A Glimpse into the Heart of a Physician

Editor’s Note: This is a series of real-life essays written by physicians for entry into medical school and into residency. We hope that by sharing these, those who are not physicians will have the opportunity to see the why and know a piece of our hearts. We also hope that those who are physicians will be inspired and touched and helped to remember why we do what we do- the meaning behind our work. Copying these will constitute plagiary.


As a 3 year old child, I pretended to listen to hearts with a Fisher Price Stethoscope.  I then became a 12 year old who experienced my first broken heart when my grandfather passed away.  In high school, I grew more interested in the dynamics of the heart and wrote a 9th grade biology paper on “Myocardial Infarction”.  Through the rest of my high school career, I found that my peers began to depend on me as a friend and listener.  They began to confide in me as I was a founding member of a Peer Helper organization.

During my junior year of college, I was involved in trying to prevent a friend’s suicide, and through the process of losing this friend to suicide, learned about a troubled heart. 

Shortly after, in 2004, I began medical school and throughout the past 3 years have learned the physiology and pathology of the heart.  However, the more that I mature, and through my training as a lifelong student of Osteopathy, I am slowly discovering that there is more than physiology responsible for the heart beat.  Equipped with my life experience as well as my medical education thus far, I am prepared to embark upon an Internal Medicine residency, which I believe will serve as a gateway for me discover that which makes the heart beat.

For example, I believe that the passion is one impetus behind the heart beat. 

My passion happens to be people.

I thrive on my interactions with others not only in the clinical setting, but also in my daily life.  Since I know, in an abstract sense, what drives my heart, I have a better understanding of how to better channel this passion.  In my short amount of training, I have come to realize that Internal Medicine would prove to be the best avenue through which I can not only develop my skills as a clinician, but will also provide me the opportunity to learn to care for the whole person.  And, if I so choose, I can continue my training after a three year residency.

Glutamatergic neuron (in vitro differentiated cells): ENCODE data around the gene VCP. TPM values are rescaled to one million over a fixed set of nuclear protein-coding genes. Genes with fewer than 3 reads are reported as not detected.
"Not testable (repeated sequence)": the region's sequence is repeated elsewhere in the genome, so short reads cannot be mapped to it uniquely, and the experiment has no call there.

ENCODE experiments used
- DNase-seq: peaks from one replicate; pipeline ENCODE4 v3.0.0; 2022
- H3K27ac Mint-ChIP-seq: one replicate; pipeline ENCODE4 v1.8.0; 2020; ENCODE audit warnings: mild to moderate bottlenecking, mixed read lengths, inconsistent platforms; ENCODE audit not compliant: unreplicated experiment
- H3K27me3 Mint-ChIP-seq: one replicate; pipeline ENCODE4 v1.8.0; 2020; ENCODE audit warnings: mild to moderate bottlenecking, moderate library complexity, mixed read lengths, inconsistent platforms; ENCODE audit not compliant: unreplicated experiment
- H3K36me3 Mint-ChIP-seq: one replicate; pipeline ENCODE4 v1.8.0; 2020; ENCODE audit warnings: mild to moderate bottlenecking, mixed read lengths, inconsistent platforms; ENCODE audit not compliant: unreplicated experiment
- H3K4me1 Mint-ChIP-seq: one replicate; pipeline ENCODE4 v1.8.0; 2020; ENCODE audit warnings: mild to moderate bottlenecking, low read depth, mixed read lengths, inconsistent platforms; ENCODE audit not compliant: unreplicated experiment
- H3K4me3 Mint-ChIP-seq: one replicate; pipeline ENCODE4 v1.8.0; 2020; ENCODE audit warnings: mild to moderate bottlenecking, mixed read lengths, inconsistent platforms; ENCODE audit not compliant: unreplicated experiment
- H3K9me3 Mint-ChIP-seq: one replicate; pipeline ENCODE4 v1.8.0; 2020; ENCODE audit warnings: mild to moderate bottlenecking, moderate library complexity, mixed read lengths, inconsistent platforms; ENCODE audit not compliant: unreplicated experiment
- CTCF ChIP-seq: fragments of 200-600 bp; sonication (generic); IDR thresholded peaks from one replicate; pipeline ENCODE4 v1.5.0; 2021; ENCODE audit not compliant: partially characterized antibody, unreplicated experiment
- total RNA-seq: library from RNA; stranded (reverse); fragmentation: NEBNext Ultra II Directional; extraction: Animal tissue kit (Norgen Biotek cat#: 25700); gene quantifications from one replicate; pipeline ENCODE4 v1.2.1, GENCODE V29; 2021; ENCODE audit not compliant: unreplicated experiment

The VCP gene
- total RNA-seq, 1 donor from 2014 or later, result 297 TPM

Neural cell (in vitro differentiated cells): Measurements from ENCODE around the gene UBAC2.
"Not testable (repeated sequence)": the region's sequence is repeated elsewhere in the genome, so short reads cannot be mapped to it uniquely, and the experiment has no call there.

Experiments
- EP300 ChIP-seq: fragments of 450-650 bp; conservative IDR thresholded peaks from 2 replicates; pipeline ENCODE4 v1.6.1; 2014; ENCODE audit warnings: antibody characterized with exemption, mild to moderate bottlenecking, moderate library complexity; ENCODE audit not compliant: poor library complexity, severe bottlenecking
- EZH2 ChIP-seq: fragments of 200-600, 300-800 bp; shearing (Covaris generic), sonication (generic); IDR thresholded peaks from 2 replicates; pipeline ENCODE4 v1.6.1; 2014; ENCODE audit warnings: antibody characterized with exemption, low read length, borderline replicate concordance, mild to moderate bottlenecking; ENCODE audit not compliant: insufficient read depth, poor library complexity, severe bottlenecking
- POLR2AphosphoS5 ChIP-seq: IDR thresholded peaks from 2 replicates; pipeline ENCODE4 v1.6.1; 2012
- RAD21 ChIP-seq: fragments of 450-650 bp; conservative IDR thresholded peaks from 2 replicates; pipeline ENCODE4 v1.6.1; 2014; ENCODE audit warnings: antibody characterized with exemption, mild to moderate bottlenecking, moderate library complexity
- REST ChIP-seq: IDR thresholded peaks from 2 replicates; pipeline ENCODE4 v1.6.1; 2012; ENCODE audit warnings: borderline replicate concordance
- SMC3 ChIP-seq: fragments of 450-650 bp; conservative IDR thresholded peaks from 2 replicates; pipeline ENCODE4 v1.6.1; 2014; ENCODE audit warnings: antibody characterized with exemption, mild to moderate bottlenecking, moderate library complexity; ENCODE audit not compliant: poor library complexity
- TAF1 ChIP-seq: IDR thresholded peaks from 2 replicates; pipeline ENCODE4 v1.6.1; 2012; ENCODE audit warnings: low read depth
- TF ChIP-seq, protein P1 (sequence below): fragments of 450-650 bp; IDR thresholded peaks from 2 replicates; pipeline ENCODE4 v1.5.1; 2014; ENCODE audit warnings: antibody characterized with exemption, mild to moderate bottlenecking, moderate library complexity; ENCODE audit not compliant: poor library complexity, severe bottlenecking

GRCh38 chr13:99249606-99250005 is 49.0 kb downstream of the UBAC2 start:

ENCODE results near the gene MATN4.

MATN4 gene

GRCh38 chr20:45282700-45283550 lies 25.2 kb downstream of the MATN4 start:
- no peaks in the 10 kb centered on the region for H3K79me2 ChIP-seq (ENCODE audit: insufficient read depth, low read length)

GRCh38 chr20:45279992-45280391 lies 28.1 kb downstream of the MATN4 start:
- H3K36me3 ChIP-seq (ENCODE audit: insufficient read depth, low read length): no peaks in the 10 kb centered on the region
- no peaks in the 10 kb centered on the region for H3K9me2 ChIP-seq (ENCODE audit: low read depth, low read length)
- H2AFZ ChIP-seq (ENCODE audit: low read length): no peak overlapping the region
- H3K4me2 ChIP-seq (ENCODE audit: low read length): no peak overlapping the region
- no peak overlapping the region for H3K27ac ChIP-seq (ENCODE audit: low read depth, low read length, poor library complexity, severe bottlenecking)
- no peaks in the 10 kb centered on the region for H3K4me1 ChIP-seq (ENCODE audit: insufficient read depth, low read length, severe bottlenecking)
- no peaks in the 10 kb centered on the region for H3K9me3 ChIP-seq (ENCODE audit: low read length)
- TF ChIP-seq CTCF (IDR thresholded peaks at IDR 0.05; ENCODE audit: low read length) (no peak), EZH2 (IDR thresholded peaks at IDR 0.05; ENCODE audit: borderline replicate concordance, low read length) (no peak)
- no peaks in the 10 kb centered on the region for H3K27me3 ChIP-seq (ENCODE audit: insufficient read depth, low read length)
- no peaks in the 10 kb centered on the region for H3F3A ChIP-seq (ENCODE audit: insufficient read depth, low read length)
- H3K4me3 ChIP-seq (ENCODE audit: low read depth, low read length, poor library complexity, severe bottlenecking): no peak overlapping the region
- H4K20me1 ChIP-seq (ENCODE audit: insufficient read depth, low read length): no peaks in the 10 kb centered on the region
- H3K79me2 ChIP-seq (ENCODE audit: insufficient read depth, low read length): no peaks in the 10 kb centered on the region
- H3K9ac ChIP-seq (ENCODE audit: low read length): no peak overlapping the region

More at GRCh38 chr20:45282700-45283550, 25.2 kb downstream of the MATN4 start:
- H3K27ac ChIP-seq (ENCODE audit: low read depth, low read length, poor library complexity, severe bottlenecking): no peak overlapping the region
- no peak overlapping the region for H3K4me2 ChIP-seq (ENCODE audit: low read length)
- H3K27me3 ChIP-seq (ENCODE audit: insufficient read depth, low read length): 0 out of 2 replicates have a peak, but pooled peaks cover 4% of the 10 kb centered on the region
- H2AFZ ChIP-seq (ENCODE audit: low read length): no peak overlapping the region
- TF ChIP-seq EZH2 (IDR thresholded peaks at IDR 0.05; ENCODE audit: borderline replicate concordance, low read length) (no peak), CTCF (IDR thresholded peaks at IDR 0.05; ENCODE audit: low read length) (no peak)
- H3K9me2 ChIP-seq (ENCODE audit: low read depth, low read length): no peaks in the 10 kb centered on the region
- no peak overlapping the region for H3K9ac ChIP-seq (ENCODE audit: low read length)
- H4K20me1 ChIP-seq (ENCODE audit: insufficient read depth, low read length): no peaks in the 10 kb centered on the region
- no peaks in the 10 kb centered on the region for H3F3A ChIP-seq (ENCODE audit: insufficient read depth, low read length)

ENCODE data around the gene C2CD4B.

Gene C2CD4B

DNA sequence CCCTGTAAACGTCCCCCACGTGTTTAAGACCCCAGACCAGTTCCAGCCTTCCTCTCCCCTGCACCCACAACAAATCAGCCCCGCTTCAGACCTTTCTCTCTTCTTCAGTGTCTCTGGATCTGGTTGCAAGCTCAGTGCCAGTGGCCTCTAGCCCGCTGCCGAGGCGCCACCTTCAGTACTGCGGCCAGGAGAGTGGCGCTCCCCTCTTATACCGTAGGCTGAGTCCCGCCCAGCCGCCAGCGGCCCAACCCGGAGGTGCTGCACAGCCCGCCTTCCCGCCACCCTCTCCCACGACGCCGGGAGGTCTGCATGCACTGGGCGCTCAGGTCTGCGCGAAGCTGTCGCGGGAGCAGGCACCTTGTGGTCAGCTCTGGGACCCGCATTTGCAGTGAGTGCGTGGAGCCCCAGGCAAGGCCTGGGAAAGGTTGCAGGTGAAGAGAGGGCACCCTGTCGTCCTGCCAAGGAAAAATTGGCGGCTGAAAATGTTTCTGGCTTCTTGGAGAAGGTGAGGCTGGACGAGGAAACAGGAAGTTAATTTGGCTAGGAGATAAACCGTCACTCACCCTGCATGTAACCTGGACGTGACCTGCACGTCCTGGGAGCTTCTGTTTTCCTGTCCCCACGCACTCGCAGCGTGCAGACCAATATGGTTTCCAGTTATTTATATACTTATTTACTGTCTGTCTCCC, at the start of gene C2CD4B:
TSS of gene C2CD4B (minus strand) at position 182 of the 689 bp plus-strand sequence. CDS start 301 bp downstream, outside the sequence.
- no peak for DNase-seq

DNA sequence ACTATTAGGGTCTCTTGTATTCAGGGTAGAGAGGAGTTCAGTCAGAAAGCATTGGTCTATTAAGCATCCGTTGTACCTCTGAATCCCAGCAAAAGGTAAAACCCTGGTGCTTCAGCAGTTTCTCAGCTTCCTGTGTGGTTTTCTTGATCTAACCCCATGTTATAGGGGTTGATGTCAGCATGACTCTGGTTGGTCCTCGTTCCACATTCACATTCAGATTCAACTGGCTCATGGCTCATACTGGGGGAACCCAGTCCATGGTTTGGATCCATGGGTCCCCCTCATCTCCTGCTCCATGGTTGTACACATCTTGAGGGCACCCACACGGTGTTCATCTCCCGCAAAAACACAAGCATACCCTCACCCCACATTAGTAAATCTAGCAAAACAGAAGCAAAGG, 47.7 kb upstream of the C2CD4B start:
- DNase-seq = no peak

Through my training as an internal medicine resident, I will be exposed to both physical and mental illness, which undoubtedly affect the heart beat.

I am devoted to continue my commitment to life long learning through the study of medicine.

As a medical student who was enrolled in a problem-based learning curriculum during my preclinical training, I feel that I am well prepared to engage in the academic aspects of an Internal medicine program.  I possess the self-motivation to continually enrich my knowledge base, improve my critical thinking abilities, and further develop my interpersonal skills.

As a 27 year old, with life experiences and brief medical training, I have come to realize that the heart is more than a group of cells working as myocardium to pump blood.  It has to be driven by more than the SA and AV nodes.  I not only believe that there is a spiritual aspect of the heart which is so divinely interwoven with the physical, but also that four years of medical school is not enough time to truly comprehend this relationship. 

It will take a lifetime of interacting with patients – through such acts as listening to them, developing trusting relationships with them, speaking to their family members, and watching them pass away – before I will better understand what makes the heart beat. 

I have decided that this will become my life’s work now that my one dream of becoming a doctor is about to come to fruition.  I have such a love for people that I already consider myself to be a doctor of people.  Prepared to begin the next chapter of my life, equipped with my medical knowledge and my spirituality, I hope to treat not only physical ailments but also the spiritual ailments.   I may never truly, in this lifetime, come to appreciate all of the factors that contribute to the heart beat, but I am willing to commit myself to both physical and spiritual growth as a physician and caretaker, ever reminding myself daily to stop and reflect on this one question – What really makes the heart beat?